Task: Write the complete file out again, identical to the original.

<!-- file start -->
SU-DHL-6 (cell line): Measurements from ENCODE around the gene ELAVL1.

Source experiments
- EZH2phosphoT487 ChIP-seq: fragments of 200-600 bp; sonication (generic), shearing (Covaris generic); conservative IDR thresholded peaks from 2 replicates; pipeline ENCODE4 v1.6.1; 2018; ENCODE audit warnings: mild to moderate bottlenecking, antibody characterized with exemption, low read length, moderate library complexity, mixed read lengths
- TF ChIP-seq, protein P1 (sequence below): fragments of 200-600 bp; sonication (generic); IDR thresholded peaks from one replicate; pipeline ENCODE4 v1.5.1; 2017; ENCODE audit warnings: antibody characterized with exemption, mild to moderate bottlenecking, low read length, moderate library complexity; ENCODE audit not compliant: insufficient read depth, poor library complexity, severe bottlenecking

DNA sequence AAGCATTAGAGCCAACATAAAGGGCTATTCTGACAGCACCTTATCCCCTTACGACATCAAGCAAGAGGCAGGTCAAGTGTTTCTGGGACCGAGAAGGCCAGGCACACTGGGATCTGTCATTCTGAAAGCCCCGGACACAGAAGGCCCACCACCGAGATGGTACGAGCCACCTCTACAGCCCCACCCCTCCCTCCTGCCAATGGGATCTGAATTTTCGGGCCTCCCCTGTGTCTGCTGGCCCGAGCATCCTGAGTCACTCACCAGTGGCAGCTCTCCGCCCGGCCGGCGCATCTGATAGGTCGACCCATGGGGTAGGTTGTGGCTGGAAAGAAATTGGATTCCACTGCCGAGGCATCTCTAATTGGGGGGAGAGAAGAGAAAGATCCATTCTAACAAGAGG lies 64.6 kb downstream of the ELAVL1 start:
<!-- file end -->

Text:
SU-DHL-6 (cell line): Measurements from ENCODE around the gene ELAVL1.

Source experiments
- EZH2phosphoT487 ChIP-seq: fragments of 200-600 bp; sonication (generic), shearing (Covaris generic); conservative IDR thresholded peaks from 2 replicates; pipeline ENCODE4 v1.6.1; 2018; ENCODE audit warnings: mild to moderate bottlenecking, antibody characterized with exemption, low read length, moderate library complexity, mixed read lengths
- TF ChIP-seq, protein P1 (sequence below): fragments of 200-600 bp; sonication (generic); IDR thresholded peaks from one replicate; pipeline ENCODE4 v1.5.1; 2017; ENCODE audit warnings: antibody characterized with exemption, mild to moderate bottlenecking, low read length, moderate library complexity; ENCODE audit not compliant: insufficient read depth, poor library complexity, severe bottlenecking

DNA sequence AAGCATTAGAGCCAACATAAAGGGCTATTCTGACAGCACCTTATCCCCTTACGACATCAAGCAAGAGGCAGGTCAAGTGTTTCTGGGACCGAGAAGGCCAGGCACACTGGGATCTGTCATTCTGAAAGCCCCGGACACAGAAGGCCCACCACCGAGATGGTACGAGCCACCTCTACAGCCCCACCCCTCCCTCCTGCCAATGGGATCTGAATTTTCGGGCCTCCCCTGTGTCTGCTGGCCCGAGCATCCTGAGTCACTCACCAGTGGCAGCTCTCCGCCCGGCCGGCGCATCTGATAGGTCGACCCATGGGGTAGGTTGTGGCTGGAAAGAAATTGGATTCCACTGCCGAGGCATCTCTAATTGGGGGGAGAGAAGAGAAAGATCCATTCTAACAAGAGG lies 64.6 kb downstream of the ELAVL1 start: